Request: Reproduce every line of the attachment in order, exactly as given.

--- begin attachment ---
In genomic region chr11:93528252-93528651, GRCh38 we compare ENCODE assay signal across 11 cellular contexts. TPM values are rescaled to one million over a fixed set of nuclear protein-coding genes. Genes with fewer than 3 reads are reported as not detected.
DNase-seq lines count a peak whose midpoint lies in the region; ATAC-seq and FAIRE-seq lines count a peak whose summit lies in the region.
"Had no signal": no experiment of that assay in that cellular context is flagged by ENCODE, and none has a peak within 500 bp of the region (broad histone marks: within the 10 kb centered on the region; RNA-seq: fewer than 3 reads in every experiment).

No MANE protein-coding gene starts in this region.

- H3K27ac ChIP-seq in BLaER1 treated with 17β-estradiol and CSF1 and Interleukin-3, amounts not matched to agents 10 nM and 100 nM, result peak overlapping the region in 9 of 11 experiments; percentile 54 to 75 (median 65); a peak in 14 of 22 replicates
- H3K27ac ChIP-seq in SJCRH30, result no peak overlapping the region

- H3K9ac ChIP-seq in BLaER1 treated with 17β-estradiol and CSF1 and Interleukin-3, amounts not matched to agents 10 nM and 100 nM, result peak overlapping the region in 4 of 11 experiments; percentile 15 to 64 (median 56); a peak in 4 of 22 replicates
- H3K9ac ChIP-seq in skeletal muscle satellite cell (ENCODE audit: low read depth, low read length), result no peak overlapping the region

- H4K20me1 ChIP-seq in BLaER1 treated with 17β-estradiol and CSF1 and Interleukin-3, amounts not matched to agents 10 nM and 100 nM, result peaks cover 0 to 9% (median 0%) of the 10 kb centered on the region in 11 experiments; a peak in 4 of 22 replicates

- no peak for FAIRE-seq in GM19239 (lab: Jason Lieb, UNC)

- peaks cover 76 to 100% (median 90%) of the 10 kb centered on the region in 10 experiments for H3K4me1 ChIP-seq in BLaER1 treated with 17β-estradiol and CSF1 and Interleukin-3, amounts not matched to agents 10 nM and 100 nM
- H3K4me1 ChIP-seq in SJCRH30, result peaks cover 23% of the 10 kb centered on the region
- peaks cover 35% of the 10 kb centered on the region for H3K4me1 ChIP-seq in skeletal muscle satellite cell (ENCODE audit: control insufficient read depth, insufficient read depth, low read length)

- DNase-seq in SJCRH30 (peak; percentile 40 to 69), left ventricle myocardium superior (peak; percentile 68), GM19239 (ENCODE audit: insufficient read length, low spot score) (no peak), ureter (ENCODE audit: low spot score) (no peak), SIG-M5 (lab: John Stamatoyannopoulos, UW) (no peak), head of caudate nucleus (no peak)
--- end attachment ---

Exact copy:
In genomic region chr11:93528252-93528651, GRCh38 we compare ENCODE assay signal across 11 cellular contexts. TPM values are rescaled to one million over a fixed set of nuclear protein-coding genes. Genes with fewer than 3 reads are reported as not detected.
DNase-seq lines count a peak whose midpoint lies in the region; ATAC-seq and FAIRE-seq lines count a peak whose summit lies in the region.
"Had no signal": no experiment of that assay in that cellular context is flagged by ENCODE, and none has a peak within 500 bp of the region (broad histone marks: within the 10 kb centered on the region; RNA-seq: fewer than 3 reads in every experiment).

No MANE protein-coding gene starts in this region.

- H3K27ac ChIP-seq in BLaER1 treated with 17β-estradiol and CSF1 and Interleukin-3, amounts not matched to agents 10 nM and 100 nM, result peak overlapping the region in 9 of 11 experiments; percentile 54 to 75 (median 65); a peak in 14 of 22 replicates
- H3K27ac ChIP-seq in SJCRH30, result no peak overlapping the region

- H3K9ac ChIP-seq in BLaER1 treated with 17β-estradiol and CSF1 and Interleukin-3, amounts not matched to agents 10 nM and 100 nM, result peak overlapping the region in 4 of 11 experiments; percentile 15 to 64 (median 56); a peak in 4 of 22 replicates
- H3K9ac ChIP-seq in skeletal muscle satellite cell (ENCODE audit: low read depth, low read length), result no peak overlapping the region

- H4K20me1 ChIP-seq in BLaER1 treated with 17β-estradiol and CSF1 and Interleukin-3, amounts not matched to agents 10 nM and 100 nM, result peaks cover 0 to 9% (median 0%) of the 10 kb centered on the region in 11 experiments; a peak in 4 of 22 replicates

- no peak for FAIRE-seq in GM19239 (lab: Jason Lieb, UNC)

- peaks cover 76 to 100% (median 90%) of the 10 kb centered on the region in 10 experiments for H3K4me1 ChIP-seq in BLaER1 treated with 17β-estradiol and CSF1 and Interleukin-3, amounts not matched to agents 10 nM and 100 nM
- H3K4me1 ChIP-seq in SJCRH30, result peaks cover 23% of the 10 kb centered on the region
- peaks cover 35% of the 10 kb centered on the region for H3K4me1 ChIP-seq in skeletal muscle satellite cell (ENCODE audit: control insufficient read depth, insufficient read depth, low read length)

- DNase-seq in SJCRH30 (peak; percentile 40 to 69), left ventricle myocardium superior (peak; percentile 68), GM19239 (ENCODE audit: insufficient read length, low spot score) (no peak), ureter (ENCODE audit: low spot score) (no peak), SIG-M5 (lab: John Stamatoyannopoulos, UW) (no peak), head of caudate nucleus (no peak)